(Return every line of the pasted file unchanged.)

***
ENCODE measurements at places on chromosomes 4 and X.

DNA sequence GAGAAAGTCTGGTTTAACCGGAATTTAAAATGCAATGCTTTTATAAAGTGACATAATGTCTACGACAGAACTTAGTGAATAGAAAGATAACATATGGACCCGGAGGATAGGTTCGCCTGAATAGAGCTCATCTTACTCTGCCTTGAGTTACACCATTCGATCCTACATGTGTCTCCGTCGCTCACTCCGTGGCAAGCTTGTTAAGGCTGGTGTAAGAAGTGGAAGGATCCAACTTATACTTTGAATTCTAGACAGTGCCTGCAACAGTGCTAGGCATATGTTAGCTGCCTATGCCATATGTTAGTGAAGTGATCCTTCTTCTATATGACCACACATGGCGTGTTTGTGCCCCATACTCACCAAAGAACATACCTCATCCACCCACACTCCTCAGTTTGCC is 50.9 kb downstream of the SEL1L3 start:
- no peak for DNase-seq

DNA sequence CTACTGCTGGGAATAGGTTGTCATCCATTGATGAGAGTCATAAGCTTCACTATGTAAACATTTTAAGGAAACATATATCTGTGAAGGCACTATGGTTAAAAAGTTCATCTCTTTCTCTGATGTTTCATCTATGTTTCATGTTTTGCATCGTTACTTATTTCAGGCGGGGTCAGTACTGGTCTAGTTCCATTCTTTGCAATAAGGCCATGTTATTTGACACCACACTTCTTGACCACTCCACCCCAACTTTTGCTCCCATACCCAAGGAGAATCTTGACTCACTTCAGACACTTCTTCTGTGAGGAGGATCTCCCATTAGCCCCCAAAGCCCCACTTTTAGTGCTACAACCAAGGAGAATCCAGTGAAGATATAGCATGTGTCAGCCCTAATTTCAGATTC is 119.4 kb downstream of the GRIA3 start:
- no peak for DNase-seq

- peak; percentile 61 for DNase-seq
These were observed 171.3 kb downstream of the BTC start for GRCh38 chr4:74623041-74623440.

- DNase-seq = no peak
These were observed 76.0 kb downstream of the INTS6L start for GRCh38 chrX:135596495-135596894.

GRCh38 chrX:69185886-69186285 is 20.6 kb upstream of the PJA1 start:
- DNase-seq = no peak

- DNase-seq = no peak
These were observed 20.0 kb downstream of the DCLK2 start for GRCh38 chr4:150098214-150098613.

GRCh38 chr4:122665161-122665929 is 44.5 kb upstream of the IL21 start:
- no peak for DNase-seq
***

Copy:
ENCODE measurements at places on chromosomes 4 and X.

DNA sequence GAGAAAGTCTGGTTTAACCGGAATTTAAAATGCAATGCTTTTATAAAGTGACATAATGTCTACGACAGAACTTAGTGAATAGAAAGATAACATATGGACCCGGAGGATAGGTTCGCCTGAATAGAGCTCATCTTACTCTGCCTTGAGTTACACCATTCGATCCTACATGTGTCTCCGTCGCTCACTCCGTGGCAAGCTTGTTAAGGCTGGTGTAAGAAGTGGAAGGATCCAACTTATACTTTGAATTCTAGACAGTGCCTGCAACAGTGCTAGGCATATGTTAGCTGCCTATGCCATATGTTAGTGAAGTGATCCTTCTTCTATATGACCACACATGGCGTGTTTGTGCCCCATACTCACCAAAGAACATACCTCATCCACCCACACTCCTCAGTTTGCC is 50.9 kb downstream of the SEL1L3 start:
- no peak for DNase-seq

DNA sequence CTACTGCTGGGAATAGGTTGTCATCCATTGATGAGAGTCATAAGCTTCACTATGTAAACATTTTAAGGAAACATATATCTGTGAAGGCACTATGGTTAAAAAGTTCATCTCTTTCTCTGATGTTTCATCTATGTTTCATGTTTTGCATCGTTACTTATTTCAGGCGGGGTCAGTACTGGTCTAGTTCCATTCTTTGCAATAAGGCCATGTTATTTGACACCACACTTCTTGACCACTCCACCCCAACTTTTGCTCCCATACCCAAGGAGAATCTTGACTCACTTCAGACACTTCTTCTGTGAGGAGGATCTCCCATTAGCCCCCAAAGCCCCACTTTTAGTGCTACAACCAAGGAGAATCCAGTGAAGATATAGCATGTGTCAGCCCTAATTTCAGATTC is 119.4 kb downstream of the GRIA3 start:
- no peak for DNase-seq

- peak; percentile 61 for DNase-seq
These were observed 171.3 kb downstream of the BTC start for GRCh38 chr4:74623041-74623440.

- DNase-seq = no peak
These were observed 76.0 kb downstream of the INTS6L start for GRCh38 chrX:135596495-135596894.

GRCh38 chrX:69185886-69186285 is 20.6 kb upstream of the PJA1 start:
- DNase-seq = no peak

- DNase-seq = no peak
These were observed 20.0 kb downstream of the DCLK2 start for GRCh38 chr4:150098214-150098613.

GRCh38 chr4:122665161-122665929 is 44.5 kb upstream of the IL21 start:
- no peak for DNase-seq